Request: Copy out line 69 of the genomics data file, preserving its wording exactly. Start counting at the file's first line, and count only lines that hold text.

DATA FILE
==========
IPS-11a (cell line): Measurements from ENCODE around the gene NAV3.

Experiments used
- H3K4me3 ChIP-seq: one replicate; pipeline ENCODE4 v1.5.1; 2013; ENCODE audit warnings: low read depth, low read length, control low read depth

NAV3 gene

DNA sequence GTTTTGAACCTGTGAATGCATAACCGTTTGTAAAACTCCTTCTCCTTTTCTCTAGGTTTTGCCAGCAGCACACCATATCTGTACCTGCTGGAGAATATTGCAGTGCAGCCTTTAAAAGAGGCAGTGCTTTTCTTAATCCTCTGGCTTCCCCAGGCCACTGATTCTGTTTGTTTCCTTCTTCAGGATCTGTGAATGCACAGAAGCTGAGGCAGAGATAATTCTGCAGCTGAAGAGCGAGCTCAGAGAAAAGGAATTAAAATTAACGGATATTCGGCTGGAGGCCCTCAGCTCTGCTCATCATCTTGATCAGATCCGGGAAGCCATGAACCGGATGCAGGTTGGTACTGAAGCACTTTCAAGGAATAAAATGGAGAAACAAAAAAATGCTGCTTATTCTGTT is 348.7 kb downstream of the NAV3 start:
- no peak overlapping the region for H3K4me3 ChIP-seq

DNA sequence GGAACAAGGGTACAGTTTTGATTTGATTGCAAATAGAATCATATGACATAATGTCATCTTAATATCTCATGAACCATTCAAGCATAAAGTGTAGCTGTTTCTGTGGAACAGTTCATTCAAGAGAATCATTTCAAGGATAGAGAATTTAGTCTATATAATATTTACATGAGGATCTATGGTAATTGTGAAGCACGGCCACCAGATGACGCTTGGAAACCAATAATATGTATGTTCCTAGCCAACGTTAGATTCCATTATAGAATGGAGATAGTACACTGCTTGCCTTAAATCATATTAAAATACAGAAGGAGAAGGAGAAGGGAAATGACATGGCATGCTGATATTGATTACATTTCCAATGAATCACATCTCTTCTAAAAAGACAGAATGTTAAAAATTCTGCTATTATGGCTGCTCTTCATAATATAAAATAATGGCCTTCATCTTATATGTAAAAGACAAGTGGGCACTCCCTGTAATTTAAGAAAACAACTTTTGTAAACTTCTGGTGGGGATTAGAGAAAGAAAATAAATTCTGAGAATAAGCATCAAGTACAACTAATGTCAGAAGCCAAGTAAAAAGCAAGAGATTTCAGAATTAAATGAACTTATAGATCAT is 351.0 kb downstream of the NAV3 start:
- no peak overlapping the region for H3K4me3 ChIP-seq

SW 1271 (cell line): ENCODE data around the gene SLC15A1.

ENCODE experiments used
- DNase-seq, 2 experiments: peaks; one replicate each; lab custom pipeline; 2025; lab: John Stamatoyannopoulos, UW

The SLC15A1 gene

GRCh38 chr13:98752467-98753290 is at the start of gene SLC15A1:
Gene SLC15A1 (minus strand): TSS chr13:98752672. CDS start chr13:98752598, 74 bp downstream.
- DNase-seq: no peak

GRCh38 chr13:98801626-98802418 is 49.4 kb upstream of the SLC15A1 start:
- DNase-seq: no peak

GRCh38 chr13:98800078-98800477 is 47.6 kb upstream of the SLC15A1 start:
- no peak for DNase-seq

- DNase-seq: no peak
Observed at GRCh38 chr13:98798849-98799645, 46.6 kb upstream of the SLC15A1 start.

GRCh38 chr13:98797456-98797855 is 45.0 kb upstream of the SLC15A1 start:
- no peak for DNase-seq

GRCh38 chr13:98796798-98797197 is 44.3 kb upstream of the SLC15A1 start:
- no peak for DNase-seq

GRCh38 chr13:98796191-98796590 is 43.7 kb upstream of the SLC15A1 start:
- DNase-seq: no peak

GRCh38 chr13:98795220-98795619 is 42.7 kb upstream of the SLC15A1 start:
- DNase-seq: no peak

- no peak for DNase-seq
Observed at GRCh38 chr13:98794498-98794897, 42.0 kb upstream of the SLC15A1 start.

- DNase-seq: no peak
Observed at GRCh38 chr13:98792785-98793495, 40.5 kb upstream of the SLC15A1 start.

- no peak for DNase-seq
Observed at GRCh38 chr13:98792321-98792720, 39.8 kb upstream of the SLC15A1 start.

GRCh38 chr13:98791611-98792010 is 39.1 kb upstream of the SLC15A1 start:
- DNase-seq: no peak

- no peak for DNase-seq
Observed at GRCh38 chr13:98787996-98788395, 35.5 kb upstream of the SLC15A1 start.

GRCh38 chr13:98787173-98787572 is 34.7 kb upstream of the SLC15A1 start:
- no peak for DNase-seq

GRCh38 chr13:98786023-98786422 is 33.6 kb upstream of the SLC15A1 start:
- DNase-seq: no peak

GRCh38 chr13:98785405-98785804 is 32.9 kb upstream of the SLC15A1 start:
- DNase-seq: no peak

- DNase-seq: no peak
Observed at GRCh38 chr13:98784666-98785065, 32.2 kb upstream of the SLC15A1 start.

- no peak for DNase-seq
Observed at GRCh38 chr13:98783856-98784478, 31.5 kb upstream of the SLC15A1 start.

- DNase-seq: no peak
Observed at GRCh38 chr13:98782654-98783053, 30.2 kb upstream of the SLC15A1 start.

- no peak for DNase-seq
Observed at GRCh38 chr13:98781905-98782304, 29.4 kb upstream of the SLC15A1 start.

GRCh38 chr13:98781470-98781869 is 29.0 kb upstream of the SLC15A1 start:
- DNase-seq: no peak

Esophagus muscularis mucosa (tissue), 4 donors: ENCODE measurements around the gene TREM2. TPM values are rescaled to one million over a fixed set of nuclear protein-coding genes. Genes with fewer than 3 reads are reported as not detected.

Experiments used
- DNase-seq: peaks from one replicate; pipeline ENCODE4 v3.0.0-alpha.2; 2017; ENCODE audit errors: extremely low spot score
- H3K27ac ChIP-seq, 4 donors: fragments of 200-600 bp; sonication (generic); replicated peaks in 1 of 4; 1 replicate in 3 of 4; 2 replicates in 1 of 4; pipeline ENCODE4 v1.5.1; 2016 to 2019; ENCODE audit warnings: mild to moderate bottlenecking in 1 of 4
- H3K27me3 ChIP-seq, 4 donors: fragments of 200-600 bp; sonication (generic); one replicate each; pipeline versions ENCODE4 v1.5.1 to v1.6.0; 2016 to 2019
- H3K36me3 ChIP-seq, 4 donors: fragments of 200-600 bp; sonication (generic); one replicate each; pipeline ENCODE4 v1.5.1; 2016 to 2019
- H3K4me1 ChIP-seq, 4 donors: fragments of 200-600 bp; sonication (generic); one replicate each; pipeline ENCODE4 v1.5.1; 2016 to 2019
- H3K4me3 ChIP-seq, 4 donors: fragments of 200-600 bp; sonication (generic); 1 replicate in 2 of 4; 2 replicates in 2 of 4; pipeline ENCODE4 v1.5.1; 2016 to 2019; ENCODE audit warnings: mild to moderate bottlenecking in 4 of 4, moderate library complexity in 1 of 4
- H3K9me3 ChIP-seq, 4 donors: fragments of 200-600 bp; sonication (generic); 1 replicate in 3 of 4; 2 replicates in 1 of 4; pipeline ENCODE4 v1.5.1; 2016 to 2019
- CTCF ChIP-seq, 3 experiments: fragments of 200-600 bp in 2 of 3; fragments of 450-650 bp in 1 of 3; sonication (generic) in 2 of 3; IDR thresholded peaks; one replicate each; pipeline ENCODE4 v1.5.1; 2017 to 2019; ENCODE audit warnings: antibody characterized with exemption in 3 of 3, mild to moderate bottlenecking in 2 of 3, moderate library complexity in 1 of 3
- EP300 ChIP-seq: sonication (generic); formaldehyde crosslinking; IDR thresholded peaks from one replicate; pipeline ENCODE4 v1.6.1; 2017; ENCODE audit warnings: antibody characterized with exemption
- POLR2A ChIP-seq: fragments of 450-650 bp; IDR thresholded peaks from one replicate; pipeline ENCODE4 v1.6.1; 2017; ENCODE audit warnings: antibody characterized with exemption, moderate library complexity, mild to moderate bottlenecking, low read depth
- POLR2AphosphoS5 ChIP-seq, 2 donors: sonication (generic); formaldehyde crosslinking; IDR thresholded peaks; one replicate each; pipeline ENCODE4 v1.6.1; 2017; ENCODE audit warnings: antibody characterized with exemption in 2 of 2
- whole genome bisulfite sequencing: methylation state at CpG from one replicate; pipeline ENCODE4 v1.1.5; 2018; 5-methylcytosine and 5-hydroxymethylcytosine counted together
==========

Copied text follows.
- whole genome bisulfite sequencing: methylation state at CpG from one replicate; pipeline ENCODE4 v1.1.5; 2018; 5-methylcytosine and 5-hydroxymethylcytosine counted together